What does Error 403 mean and how to fix it

If you are visiting this article, it means you have come across this error and probably wondering what is error 403 and how to fix it? There are multiple reasons why a webpage throws an error 403. 


When you see this error, it means the webpage or content you are trying to access is forbidden for you because:

  1. The website owner does not want you or anyone at your access level to see this content.
  2. The website owner unknowingly set up this content restricted because of incorrect settings.

Before we dive deeper into their solutions, we need to know what is “error 403 forbidden”, what does an “error 403” look like, the technical causes of error 403, and how can you fix it?

What does error 403 mean

Error 403 means that the content or the webpage you are trying to access is forbidden for you because the website owner did not permit you to access it. 


How does an error 403 look like

Web servers like Apache, Nginx, Lightspeed, etc have their way or displaying an error message.

Below are some examples:

  1. Error 403
  2. Forbidden 403
  3. Error 403 – Forbidden
  4. Forbidden – You don’t have permission to access “/” on this server
  5. 403 Forbidden – Access to this resource on this webserver is denied!
  6. 403 Forbidden – You don’t have permission to access on this webserver

Technical causes of Error 403 and their fix

A browser throws an error 403 because of these issues

  1. Incorrect .htaccess file setup
  2. Incorrect file permission
  3. Plugin error (for WordPress)
  4. Missing index.html or index.php file

These are some common issues that throw a 403 -forbidden error. Now let’s how can you fix them

Incorrect .htaccess file Setup

Sometimes when updating or changing the .htaccess file can cause problems and your website displays an error 403 error. It is important to backup your .htaccess file before making any changes to prevent unnecessary web errors.

If you have made in changes in your .htaccess file, restore the file from the backup you took. If you do not have a backed-up file, delete the .htaccess file from your FTP client or cPanel. It doesn’t matter which one you choose.

# Error 404 Redirection Begins 
ErrorDocument 404     /error1.php
# Error 404 Redirection Ends

# HTTPS redirection Begins
RewriteEngine On 
RewriteCond %{SERVER_PORT} 80 
RewriteRule ^(.*)$ https://server99s.com/$1 [R=301,L,NE]
Header always set Content-Security-Policy "upgrade-insecure-requests;"
# HTTPS Redirection Ends

Method 2:

Don’t have any .htaccess file backup? Don’t worry, you can just delete the .htaccess file from your website and leave it as it is. It fixes the problems but can remove the settings like page redirection, and HTTP to HTTPS redirection, etc.

Simply look for the file and delete it. If you want to recreate the file using WordPress follow the steps below

  1. Go to WordPress Dashboard
  1. Open WordPress Permalinks
  1. Don’t change anything unless you have to
  2. Click on submit button

It will recreate the .htaccess file for you with WordPress settings. 

Cannot find the .htaccess file? Here’s how you can do it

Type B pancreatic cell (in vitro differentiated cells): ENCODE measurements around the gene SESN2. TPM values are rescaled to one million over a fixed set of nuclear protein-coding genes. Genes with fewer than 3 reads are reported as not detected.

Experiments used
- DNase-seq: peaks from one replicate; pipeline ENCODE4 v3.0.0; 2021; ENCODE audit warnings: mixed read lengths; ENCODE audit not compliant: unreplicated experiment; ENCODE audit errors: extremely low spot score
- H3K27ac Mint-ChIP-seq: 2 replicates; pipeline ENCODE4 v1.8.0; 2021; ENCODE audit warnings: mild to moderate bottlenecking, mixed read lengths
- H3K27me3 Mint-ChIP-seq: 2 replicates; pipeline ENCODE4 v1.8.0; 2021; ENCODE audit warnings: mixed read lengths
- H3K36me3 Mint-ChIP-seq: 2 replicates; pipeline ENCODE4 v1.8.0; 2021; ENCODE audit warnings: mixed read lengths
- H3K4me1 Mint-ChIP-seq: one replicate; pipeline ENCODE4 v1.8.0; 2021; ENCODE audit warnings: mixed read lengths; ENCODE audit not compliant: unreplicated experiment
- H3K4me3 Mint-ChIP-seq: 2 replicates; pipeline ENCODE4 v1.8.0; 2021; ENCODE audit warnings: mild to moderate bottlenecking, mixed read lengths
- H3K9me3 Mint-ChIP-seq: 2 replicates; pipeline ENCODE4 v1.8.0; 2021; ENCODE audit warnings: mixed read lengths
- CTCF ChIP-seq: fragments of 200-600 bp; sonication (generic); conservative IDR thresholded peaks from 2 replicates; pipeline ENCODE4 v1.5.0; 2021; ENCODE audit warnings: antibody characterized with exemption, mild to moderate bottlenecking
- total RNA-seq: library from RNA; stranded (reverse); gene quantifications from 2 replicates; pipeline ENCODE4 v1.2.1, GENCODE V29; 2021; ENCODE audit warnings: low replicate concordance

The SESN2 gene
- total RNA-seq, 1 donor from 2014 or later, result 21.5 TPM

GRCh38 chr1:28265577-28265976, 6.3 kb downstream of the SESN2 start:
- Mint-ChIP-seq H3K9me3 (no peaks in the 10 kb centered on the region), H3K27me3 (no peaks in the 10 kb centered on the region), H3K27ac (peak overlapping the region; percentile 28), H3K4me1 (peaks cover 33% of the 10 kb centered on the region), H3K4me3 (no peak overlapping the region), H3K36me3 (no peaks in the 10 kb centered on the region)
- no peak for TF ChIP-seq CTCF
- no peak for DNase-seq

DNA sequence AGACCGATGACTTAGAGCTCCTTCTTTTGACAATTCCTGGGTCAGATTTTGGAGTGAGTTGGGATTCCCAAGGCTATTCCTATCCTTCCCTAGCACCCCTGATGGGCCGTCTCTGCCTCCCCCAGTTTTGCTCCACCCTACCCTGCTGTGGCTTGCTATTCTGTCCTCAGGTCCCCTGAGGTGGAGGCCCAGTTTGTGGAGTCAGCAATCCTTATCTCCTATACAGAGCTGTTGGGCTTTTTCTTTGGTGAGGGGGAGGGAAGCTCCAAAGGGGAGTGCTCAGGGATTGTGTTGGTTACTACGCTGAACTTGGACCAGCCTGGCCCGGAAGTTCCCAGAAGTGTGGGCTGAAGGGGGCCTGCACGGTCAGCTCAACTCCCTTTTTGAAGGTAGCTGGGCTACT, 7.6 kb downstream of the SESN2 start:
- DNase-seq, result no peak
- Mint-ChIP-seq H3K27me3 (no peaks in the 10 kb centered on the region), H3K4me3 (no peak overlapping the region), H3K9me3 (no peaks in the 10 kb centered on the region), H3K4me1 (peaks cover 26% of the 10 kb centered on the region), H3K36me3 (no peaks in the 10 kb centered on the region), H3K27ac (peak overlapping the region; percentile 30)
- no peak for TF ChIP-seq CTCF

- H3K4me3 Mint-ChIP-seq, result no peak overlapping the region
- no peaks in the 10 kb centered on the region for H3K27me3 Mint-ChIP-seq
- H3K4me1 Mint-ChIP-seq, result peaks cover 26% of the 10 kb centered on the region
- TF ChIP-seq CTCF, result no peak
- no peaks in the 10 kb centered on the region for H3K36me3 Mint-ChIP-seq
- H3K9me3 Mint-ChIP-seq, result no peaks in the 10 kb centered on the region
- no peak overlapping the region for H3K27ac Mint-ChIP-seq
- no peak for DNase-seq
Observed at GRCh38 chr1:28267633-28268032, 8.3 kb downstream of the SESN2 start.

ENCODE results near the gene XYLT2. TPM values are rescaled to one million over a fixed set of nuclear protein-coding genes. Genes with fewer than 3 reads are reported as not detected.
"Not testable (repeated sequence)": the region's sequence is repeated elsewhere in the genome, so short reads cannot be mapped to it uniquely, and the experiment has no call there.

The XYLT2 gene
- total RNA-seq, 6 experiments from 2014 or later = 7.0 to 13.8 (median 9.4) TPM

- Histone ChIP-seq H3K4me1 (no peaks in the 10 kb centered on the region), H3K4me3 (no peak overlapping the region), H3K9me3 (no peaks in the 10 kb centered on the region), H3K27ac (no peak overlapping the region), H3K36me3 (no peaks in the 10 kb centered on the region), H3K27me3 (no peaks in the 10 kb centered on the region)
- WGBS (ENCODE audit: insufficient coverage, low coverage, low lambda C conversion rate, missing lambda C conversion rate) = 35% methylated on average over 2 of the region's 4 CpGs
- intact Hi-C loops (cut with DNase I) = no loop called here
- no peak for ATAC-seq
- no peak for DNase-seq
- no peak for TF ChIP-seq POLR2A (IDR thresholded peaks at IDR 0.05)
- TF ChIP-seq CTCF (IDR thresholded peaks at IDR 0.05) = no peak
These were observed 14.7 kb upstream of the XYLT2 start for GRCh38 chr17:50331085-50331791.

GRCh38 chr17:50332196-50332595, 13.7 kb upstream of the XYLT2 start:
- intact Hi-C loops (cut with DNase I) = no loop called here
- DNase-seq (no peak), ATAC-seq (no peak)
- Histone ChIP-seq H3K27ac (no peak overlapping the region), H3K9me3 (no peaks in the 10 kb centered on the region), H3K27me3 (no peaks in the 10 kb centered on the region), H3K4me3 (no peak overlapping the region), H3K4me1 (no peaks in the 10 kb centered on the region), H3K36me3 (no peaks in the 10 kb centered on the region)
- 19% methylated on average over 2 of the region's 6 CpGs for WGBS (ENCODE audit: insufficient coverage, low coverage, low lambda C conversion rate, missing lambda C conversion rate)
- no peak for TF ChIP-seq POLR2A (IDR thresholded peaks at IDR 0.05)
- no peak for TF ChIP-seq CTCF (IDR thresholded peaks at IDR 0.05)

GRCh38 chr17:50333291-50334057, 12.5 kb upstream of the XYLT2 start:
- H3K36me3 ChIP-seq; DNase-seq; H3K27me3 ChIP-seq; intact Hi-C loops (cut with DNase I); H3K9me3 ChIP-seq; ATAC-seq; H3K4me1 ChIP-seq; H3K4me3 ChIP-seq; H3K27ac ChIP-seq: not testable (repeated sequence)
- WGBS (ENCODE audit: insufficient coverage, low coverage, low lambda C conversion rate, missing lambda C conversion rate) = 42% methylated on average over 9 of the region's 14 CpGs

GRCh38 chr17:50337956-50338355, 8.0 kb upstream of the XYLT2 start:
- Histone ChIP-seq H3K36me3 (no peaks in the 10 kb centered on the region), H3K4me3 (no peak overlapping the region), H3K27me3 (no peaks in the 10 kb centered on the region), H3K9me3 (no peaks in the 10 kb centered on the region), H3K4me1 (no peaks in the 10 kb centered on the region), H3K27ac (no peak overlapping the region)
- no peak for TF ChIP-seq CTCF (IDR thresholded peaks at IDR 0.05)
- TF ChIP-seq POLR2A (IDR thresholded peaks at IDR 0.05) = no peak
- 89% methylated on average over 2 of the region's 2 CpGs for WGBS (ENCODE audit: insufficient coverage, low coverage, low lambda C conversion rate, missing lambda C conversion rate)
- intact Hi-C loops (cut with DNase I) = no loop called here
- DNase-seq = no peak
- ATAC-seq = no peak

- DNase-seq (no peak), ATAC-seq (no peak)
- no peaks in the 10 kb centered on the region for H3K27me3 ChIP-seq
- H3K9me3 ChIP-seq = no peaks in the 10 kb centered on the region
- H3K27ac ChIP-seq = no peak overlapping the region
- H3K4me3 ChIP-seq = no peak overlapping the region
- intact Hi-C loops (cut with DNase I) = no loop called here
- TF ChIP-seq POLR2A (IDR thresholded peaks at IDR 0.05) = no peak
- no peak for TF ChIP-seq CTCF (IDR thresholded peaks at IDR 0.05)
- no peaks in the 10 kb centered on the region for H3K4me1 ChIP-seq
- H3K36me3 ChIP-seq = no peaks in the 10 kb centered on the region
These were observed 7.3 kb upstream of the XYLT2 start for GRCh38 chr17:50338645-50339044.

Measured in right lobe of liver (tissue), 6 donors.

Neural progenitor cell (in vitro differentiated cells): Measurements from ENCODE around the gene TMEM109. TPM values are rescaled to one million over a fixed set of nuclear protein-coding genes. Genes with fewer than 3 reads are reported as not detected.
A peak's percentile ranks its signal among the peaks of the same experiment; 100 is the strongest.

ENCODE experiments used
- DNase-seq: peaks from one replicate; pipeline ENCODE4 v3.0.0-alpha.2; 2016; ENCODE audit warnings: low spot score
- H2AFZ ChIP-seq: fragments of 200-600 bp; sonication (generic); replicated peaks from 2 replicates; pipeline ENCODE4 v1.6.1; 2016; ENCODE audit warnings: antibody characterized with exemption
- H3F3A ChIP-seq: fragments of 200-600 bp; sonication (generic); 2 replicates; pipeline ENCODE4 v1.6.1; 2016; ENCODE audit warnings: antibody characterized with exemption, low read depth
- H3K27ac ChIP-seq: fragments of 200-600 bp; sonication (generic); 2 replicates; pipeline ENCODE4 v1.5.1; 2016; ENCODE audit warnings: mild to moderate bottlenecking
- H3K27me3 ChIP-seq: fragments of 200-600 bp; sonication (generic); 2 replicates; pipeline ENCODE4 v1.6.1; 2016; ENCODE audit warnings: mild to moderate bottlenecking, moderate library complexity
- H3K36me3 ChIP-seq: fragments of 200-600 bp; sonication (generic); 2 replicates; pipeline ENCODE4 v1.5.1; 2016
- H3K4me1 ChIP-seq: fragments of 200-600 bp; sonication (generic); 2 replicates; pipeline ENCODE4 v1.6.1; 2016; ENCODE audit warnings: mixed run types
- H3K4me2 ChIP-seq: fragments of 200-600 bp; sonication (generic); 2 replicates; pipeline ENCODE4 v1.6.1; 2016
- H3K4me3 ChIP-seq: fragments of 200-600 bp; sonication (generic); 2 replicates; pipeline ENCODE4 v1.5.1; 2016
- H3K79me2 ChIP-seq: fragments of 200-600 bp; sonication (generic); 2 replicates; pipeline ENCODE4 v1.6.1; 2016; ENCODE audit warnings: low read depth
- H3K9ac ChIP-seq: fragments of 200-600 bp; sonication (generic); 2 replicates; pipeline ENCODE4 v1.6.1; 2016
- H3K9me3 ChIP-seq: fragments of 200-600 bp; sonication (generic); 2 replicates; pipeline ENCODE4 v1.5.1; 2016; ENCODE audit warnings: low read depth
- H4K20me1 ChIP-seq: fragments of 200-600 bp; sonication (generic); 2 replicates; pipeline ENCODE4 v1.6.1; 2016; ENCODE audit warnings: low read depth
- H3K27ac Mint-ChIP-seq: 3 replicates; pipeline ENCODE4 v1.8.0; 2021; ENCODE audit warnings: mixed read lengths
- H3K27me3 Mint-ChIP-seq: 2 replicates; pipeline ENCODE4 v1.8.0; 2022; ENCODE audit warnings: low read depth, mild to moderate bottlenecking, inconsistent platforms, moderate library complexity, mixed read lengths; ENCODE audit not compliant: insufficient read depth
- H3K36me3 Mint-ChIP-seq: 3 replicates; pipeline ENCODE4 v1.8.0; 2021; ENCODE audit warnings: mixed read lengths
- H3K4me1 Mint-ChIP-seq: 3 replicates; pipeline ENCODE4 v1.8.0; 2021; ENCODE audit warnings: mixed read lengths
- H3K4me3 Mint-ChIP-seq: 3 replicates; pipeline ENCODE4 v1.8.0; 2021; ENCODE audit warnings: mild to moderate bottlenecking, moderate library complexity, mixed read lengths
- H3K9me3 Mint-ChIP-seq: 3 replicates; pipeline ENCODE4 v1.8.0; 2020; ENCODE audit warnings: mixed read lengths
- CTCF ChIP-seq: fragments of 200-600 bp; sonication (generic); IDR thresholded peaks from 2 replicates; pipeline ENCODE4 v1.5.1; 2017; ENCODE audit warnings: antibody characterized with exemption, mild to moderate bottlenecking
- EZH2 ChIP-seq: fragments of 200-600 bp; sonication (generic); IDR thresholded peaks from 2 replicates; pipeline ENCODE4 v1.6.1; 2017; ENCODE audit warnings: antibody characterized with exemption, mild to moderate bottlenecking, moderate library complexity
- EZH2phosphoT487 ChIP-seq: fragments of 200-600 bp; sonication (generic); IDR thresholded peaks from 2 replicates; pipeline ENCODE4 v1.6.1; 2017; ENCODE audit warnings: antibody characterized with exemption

Incorrect file permissions

Incorrect file permissions can lead your finely working website to an error 403. Every file and folder has a set of permission that you can adjust according to your needs.

There are some files that only you or other admins should see, you have to set the website permission in a way that it does not restrict you and the other admins but visitors are other users are forbidden.

In some cases, admins set the public file permissions to private and your website throws an error to the website users.

To fix it, set the permissions like this.

For admin-only files

$chmod 644 .htaccess

For Public Audience

$chmod 777 index.php

This setup follows a certain chmod permission code system. Read more about chmod permission codes here.

Plugin Error (WordPress users)

If you are using WordPress to manage your website, it can cause a lot of trouble to find and fix the 403 error if it is caused by a plugin.

In any case, you can manually disable the plugins or follow this step to disable them all at once.

  1. Go to the website file manager
  2. Look for the directory where you have saved your WordPress folder
  3. Navigate to wp-content/plugins and change the name of the folder plugin to something else. (ex. disabled-plugins)
  1. Now open your browser and try to open your website again. If it works then you can manually enable every plugin one by one and remove the faulty one.

Missing index.html or index.php file

When an index.html or index.php (depends on your website framework) page is removed or changed, your browser throws an error 403 forbidden. 

It is caused by the permission of that directory. If you do not want to display the data inside of that directory, you can change the permission and keep the index.php or index.html file for others to visit.

If you want others to see this data without any front-end page, you can change the permissions of the files to the public.

Final Words

Multiple simple issues can cause Error 403 forbidden and the fix is even easier. You must know what does error 403 mean and how can you fix it if you are running a website because nobody likes interruptions especially your visitors. Hope this tutorial worked for you. Let me know in the comments. Good Luck.

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